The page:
Here's this weekend's garden accomplishment. I'm not sure if the jostaberries will get quite enough sun to fruit well - the blueberries will get a solid half+ day, but that corner gets cut off a little by the mountain ash just out of frame. But they were on sale and we'll see.
Someone's giving away sweet woodruff starts on freecycle, I might try that on the bottom of the hill where I cleared out the English ivy.
My partner was making pizza when I got home. He'd pulled out cans of pineapple and green chile, but wanted ham to balance the pineapple.
Meanwhile I wanted to use the nice young birch boletes I picked yesterday. How do you make those like ham? Fry them in bacon fat! With a bit of worcestershire sauce.
It wasn't really like ham, but it was still good.
Went out to the chestnut trees this afternoon, but there was a lot of competition - including from children, who are not ashamed to run right up to the burr that just fell at your feet and claim it as their own.
I gave up in favor of hawthorn fruits, rose hips, autumn olives, and asian pears. It'll be a nice jam, tart red fall flavors with a sweet balance.
Not sure what to call it though - "outcompeted for chestnuts" is long/awkward. "Not chestnuts"?
I made apple cider bread, following (more or less) this recipe: https://www.storyofakitchen.com/bread-recipes/oat-cider-bread/
I forgot to turn the oven temperature down after preheating so the crust is a lot harder and darker than I prefer. But still - bread! The apple flavor isn't very strong, it's perfect for eating with jam.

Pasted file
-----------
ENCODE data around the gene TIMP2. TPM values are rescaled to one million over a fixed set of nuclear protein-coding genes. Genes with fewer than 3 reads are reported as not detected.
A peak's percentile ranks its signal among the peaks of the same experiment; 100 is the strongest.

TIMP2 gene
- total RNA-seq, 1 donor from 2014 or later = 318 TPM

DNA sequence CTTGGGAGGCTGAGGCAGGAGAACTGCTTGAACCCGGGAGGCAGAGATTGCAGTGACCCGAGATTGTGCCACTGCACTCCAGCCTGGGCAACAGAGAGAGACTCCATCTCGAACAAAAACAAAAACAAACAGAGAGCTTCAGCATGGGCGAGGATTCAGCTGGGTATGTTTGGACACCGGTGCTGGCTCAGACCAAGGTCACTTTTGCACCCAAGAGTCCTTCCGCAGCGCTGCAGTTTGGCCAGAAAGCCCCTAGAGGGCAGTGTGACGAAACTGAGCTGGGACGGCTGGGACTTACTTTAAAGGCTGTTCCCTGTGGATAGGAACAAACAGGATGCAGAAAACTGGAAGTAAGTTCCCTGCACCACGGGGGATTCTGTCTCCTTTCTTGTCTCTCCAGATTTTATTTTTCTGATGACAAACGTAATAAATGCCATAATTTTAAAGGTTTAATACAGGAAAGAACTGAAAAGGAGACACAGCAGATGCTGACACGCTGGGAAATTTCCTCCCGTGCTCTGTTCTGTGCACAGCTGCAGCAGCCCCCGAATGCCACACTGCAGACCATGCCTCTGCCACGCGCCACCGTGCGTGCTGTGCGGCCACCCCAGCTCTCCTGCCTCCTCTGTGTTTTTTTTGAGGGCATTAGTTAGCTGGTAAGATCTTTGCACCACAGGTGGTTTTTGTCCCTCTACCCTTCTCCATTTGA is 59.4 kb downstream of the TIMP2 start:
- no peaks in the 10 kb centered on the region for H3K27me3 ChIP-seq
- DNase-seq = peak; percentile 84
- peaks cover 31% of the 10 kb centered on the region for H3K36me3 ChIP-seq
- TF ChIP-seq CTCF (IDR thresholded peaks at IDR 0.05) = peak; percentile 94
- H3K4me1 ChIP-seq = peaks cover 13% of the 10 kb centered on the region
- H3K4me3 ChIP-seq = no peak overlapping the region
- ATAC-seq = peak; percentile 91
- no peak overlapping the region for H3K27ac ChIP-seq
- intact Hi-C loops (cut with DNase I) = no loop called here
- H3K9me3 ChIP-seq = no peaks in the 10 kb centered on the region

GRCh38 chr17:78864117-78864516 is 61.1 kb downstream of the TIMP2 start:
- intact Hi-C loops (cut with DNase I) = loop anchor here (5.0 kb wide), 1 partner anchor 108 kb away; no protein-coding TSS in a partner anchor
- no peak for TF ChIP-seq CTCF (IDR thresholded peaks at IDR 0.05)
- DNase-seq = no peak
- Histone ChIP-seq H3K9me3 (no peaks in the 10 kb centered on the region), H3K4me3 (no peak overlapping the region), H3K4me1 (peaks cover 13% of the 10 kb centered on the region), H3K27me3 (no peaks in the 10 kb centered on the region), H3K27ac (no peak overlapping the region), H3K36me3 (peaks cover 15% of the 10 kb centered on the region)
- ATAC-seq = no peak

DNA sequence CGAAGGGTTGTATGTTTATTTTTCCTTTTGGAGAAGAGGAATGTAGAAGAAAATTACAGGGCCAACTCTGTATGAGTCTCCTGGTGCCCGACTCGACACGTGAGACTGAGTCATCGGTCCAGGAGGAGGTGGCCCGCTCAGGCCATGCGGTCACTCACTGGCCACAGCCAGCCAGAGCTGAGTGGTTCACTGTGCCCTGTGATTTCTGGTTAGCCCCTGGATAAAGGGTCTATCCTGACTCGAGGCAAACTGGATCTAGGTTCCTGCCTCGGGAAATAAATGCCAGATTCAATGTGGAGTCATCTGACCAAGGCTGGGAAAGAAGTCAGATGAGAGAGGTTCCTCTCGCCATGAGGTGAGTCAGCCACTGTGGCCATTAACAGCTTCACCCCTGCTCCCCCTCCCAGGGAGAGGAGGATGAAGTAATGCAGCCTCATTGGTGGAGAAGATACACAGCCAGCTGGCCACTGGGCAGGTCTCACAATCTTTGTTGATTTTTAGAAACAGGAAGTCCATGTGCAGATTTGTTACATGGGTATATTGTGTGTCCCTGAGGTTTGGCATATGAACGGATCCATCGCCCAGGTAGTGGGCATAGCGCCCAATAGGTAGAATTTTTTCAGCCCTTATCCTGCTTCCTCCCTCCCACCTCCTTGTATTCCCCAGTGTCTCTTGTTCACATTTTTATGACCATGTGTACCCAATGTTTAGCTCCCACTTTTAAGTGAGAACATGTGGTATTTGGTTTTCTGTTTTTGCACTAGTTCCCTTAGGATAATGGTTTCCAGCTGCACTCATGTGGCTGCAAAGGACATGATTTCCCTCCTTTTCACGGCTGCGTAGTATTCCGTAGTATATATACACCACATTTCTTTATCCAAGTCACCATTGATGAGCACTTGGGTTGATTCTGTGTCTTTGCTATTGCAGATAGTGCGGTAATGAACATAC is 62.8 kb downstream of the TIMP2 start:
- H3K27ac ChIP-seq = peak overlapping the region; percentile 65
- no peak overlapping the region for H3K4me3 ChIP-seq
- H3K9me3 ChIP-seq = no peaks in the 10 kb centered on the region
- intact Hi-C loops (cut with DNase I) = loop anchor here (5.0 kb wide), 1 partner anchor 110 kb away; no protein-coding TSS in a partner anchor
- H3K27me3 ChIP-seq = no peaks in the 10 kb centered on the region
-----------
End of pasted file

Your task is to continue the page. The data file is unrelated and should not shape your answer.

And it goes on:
#gardening question - is there an easy way to separate a lot of radish seeds from their pods?
I've tried a rolling pin, a meat tenderizer, and beating them in the kitchen-aid with no real success. I know I *could* do it by hand but I have enough that I'd really rather not.
I went to the woods yesterday and came back with some chanterelles - which I ate in cream sauce with garlic and onions, over spaghetti, delicious! - and some chicken of the woods, which I'm not sure what to do with.
It was growing on a hemlock stump. I don't have bad digestive reactions to conifer chickens or anything but they always taste a little sour, I haven't figured out how to cook with them effectively. Maybe a hot & sour soup?
A random thing I've been doing lately to reduce my waste – I keep any and all vegetable scraps in a bag in my freezer. Whenever I've collected enough, I boil them all up into vegetable stock to use in cooking, to give plenty of that sweet, sweet umami flavour.
All kinds of scraps go in the bag. Carrot peel. Onion skin. That one mushroom which always starts to go dry before I can use it. The only rules are to make sure everything's clean, and to avoid using anything which is rotten or mouldy.
This happy but lonely boi represents two of my #gardening mistakes this year: putting way too much coffee grounds in this raised bed, and thinking that tomatillos are self-fertile.
After I put oyster mushroom mycelium in the bed with the coffee grounds things bounced back. So here's this late bloom. And my other tomatillo in the back still has a couple flowers on it; recommended isolation distances for heirloom seed saving are way bigger than my yard, so maybe I'll get a few?
I like to grow food, and harvest food from the wild.
Toots may contain un-CW'd meat & booze.
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